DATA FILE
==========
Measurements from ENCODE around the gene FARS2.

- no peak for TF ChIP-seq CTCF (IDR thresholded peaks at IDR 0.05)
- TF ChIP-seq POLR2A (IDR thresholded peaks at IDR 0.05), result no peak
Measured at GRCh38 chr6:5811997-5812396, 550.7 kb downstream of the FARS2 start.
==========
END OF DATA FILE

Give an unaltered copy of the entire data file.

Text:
Measurements from ENCODE around the gene FARS2.

- no peak for TF ChIP-seq CTCF (IDR thresholded peaks at IDR 0.05)
- TF ChIP-seq POLR2A (IDR thresholded peaks at IDR 0.05), result no peak
Measured at GRCh38 chr6:5811997-5812396, 550.7 kb downstream of the FARS2 start.